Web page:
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Paul Crifo, who designed the posters for such films as In the Heat of the Night, Monty Python and the Holy Grail and Marathon Man, died Sept. 22 of natural causes in Roslyn, New York, his son Peter reported. He was 98.
From 1942-86, Crifo worked on 400-plus motion picture advertising campaigns and designed more than 120 film posters. He was recognized for his contribution to his craft in 2007 at The Hollywood Reporter‘s Key Art Awards.
Crifo illustrated 45 film posters of his own design; in addition to In the Heat of the Night (1967) and Monty Python and the Holy Grail (1975), those included artwork for The Producers (1967) and A Bridge Too Far (1977). His photography-based efforts were seen with The Great Gatsby (1974) and Urban Cowboy (1980).
Crifo also collaborated in the design of posters for The Great Escape (1963), The French Connection (1975), another best picture winner, and Marathon Man (1976) and contributed uncredited original design work for the first four James Bond films.
One of 11 children, Crifo was born in New York City in 1922 and studied illustration at Pratt University in Brooklyn. He worked as a freelance designer and artist apprentice before joining 20th Century Fox in the early 1940s as in-house designer.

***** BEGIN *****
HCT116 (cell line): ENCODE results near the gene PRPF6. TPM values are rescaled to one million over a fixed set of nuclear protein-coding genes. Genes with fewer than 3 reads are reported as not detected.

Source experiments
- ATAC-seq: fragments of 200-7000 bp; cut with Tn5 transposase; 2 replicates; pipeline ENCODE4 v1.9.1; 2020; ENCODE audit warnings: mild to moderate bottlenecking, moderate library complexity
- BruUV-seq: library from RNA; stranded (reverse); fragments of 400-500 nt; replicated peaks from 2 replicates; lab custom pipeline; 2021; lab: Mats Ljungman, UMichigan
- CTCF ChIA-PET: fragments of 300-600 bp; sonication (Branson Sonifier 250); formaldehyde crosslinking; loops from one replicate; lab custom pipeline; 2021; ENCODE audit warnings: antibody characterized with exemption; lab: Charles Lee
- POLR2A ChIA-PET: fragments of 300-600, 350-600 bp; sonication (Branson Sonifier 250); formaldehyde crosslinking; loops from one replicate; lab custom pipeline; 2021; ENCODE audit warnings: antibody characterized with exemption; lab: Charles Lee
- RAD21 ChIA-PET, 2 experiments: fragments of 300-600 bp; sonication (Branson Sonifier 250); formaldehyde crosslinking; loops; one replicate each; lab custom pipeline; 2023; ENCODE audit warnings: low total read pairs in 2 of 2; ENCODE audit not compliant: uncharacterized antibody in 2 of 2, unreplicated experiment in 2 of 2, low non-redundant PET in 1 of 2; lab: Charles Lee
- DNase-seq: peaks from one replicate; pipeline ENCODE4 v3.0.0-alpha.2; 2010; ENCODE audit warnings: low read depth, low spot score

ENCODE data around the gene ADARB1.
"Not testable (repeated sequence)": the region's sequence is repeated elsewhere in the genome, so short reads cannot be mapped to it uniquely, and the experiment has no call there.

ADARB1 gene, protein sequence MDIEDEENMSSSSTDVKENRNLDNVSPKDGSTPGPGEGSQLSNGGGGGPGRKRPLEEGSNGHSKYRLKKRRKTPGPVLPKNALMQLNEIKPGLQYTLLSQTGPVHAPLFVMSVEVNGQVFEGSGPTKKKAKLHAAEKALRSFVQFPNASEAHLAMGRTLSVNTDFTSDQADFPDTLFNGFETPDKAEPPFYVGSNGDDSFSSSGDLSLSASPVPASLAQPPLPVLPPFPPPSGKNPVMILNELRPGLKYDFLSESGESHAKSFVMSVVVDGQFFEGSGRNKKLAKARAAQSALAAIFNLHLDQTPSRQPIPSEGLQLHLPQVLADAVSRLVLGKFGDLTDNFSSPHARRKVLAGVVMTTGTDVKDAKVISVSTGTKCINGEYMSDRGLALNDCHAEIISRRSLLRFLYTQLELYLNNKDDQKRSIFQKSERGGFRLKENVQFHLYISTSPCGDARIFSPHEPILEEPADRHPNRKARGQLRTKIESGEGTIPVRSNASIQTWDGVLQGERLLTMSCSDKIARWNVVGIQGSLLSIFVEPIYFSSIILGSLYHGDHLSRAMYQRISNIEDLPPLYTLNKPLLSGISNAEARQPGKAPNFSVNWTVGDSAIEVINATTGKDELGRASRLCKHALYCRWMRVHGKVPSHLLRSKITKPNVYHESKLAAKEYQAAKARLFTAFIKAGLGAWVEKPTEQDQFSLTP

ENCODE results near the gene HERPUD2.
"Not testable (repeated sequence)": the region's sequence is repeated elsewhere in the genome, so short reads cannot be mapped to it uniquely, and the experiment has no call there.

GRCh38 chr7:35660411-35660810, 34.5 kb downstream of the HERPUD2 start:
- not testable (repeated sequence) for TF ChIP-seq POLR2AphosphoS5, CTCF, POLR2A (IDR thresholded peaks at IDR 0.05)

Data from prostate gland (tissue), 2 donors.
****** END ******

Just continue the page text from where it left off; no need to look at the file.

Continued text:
In the early ’50s, he was hired by Diener/Hauser/Bates, an advertising powerhouse in Manhattan. He rose through the ranks to become vice president and senior art director, creating print campaigns for MGM, United Artists, Fox and Paramount, independent film companies, foreign film distributors, Broadway productions and the New York Racing Association.
Crifo’s designs have been recognized by the Society of Illustrators, the Art Directors Club of New York and The Advertising Club of New York. A show of his work, “The Art of the Movie Poster,” was held at the Academy of Motion Picture Arts and Sciences in Beverly Hills in 2009, and a documentary about him, Mr. Movie Poster, was released in 2016.
Survivors include his sons Kevin and Peter.
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